Because every oil sample contains chemical clues pointing to the reservoir it came from, scientists can compare it to other samples to determine if they share a common source.
"This appears to be a slow leak from the wreckage of the rig, not another catastrophic discharge from a deep oil reservoir," says geochemist David Valentine of UCSB.
"Continued oil discharge to the Gulf of Mexico from the wreckage of the Deepwater Horizon rig is not a good thing, but there is some comfort that the amount of leakage is limited to the pockets of oil trapped within the wreckage of the rig."
Valentine and WHOI's Chris Reddy have worked on Deepwater Horizon for much of the last three years, investigating a wide range of problems, including the composition of the oil, detection of subsurface plumes, the biodegradation of the oil, the fate of the dispersants and the chemical transition from floating oil slicks to sunken tar balls.
"Because of our ongoing funding from NSF, we were prepared to interrogate the source of mysterious oil sheens in the Gulf of Mexico," said Valentine.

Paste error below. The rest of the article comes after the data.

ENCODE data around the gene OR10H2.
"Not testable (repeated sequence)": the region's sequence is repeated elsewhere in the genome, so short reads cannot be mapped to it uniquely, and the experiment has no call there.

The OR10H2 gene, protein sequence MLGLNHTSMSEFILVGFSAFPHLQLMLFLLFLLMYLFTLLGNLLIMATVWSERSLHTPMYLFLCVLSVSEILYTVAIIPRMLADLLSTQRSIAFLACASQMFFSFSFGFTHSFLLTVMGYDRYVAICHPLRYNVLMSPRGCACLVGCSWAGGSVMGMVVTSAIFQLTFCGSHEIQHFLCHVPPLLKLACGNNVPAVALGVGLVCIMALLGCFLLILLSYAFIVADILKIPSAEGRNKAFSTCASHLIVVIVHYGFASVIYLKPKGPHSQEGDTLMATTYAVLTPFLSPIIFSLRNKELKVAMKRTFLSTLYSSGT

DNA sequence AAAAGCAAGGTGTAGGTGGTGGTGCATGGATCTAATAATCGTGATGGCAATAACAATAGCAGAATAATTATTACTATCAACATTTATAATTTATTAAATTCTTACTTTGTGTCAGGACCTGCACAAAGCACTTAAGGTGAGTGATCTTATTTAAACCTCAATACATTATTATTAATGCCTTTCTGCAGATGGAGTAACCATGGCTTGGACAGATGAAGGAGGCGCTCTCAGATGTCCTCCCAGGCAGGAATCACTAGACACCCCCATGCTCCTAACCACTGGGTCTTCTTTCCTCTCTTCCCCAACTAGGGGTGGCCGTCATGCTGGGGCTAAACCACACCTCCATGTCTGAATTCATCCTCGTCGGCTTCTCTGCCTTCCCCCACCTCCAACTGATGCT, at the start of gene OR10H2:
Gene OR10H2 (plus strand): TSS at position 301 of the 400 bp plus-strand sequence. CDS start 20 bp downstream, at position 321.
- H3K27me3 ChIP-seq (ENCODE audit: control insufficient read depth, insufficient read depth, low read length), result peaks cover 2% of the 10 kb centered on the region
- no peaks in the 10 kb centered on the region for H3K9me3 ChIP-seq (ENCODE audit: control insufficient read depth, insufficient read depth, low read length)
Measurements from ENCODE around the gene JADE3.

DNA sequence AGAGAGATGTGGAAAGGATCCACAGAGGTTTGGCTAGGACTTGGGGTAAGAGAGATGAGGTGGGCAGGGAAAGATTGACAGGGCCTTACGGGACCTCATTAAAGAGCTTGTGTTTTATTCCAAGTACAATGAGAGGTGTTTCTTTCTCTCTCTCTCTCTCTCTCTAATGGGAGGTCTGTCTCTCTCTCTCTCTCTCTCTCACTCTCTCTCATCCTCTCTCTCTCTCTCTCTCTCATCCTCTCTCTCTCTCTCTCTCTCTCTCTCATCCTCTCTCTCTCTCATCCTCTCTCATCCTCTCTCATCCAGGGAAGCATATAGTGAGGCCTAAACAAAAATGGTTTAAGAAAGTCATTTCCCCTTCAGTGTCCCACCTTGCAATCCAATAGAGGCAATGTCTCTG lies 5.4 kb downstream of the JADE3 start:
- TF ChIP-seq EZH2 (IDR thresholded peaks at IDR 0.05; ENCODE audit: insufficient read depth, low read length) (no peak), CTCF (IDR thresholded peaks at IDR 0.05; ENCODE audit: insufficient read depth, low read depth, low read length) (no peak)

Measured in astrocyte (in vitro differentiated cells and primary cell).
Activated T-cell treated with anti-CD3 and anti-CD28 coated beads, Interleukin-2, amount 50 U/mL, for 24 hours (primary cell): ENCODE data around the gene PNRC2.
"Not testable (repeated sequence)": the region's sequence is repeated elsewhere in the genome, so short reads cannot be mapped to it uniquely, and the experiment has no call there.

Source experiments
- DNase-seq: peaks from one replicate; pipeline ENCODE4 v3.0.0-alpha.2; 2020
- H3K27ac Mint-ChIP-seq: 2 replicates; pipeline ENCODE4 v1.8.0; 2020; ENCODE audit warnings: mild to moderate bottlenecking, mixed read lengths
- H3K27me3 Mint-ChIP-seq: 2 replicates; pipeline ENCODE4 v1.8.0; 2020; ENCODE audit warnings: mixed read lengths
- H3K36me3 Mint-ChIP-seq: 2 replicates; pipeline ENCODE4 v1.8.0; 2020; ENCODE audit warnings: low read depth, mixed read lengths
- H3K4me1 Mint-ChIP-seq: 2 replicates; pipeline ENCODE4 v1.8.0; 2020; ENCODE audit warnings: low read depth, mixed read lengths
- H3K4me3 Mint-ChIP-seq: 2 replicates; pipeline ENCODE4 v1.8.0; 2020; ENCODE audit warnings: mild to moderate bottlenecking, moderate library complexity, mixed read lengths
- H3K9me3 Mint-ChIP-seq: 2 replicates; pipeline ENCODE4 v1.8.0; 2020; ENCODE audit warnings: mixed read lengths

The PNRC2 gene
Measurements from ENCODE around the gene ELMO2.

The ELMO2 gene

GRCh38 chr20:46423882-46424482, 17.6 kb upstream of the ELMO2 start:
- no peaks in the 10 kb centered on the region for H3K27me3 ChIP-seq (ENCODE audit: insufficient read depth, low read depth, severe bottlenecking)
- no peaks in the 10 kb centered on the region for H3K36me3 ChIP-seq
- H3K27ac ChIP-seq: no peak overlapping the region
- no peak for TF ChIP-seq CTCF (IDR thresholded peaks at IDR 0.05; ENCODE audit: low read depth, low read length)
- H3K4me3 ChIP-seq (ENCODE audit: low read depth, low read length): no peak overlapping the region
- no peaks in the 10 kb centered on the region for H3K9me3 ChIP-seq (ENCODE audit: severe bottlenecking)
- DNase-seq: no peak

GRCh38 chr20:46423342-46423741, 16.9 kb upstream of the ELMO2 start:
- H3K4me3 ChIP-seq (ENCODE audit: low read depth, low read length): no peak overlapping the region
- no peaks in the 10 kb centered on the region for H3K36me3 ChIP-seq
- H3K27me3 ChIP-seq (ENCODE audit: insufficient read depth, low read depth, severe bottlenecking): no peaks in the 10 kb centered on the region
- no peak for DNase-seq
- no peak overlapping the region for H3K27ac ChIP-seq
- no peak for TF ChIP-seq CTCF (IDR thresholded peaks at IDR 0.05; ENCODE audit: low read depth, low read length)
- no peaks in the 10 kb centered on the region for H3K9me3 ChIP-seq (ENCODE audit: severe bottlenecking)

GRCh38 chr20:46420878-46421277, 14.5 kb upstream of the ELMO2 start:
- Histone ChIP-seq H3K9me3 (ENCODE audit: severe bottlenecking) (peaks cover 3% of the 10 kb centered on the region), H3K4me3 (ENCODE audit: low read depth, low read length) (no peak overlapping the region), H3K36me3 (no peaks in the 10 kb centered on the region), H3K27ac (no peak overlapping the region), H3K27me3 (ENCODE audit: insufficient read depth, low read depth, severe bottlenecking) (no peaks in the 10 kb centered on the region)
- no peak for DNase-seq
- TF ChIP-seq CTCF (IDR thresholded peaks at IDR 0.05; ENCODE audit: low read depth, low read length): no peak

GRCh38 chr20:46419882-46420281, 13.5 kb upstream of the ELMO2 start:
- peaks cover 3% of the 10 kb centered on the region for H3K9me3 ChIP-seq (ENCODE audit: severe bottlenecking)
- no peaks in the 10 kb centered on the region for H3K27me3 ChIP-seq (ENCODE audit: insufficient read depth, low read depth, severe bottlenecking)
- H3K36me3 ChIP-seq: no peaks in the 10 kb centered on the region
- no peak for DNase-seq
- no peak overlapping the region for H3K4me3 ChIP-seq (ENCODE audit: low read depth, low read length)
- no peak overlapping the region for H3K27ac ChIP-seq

"We've been exploring new ways to do this for several years in the context of natural seeps, and this event provided us an opportunity to apply our fundamental advances to a real-world problem."
The scientists analyzed 14 sheen samples skimmed from the sea surface during two trips to the Gulf of Mexico.
Using comprehensive two-dimensional gas chromatography, a technique developed in Reddy's lab, the researchers first confirmed that the sheens contained oil from the Macondo well.
But the sheen samples also contained trace amounts of olefins, industrial chemicals used in drilling operations. The presence of olefins provided a fingerprint for the sheens the scientists could compare to the samples they had analyzed during the last three years.